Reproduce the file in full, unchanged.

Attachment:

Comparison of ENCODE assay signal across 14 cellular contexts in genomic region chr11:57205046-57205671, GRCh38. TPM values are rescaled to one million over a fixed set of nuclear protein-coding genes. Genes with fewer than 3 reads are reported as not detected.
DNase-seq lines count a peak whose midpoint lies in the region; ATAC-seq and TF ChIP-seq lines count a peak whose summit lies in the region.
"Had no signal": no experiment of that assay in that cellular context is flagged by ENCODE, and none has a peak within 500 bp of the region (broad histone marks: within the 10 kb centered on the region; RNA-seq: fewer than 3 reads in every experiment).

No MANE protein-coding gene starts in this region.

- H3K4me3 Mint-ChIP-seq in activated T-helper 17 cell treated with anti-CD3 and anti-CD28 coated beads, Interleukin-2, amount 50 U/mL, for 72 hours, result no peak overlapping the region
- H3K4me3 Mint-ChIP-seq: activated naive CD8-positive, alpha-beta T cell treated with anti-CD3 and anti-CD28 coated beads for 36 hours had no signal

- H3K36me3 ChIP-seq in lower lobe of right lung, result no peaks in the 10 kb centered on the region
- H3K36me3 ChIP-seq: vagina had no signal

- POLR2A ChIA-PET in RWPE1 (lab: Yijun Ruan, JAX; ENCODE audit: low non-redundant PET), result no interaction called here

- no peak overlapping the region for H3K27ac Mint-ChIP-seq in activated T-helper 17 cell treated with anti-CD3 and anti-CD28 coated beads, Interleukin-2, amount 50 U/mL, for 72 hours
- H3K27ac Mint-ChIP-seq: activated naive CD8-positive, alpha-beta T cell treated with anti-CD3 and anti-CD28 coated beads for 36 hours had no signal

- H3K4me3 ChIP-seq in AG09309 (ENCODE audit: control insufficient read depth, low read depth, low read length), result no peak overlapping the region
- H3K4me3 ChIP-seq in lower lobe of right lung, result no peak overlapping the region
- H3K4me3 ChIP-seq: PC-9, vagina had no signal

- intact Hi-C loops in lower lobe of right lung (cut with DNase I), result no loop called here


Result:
Comparison of ENCODE assay signal across 14 cellular contexts in genomic region chr11:57205046-57205671, GRCh38. TPM values are rescaled to one million over a fixed set of nuclear protein-coding genes. Genes with fewer than 3 reads are reported as not detected.
DNase-seq lines count a peak whose midpoint lies in the region; ATAC-seq and TF ChIP-seq lines count a peak whose summit lies in the region.
"Had no signal": no experiment of that assay in that cellular context is flagged by ENCODE, and none has a peak within 500 bp of the region (broad histone marks: within the 10 kb centered on the region; RNA-seq: fewer than 3 reads in every experiment).

No MANE protein-coding gene starts in this region.

- H3K4me3 Mint-ChIP-seq in activated T-helper 17 cell treated with anti-CD3 and anti-CD28 coated beads, Interleukin-2, amount 50 U/mL, for 72 hours, result no peak overlapping the region
- H3K4me3 Mint-ChIP-seq: activated naive CD8-positive, alpha-beta T cell treated with anti-CD3 and anti-CD28 coated beads for 36 hours had no signal

- H3K36me3 ChIP-seq in lower lobe of right lung, result no peaks in the 10 kb centered on the region
- H3K36me3 ChIP-seq: vagina had no signal

- POLR2A ChIA-PET in RWPE1 (lab: Yijun Ruan, JAX; ENCODE audit: low non-redundant PET), result no interaction called here

- no peak overlapping the region for H3K27ac Mint-ChIP-seq in activated T-helper 17 cell treated with anti-CD3 and anti-CD28 coated beads, Interleukin-2, amount 50 U/mL, for 72 hours
- H3K27ac Mint-ChIP-seq: activated naive CD8-positive, alpha-beta T cell treated with anti-CD3 and anti-CD28 coated beads for 36 hours had no signal

- H3K4me3 ChIP-seq in AG09309 (ENCODE audit: control insufficient read depth, low read depth, low read length), result no peak overlapping the region
- H3K4me3 ChIP-seq in lower lobe of right lung, result no peak overlapping the region
- H3K4me3 ChIP-seq: PC-9, vagina had no signal

- intact Hi-C loops in lower lobe of right lung (cut with DNase I), result no loop called here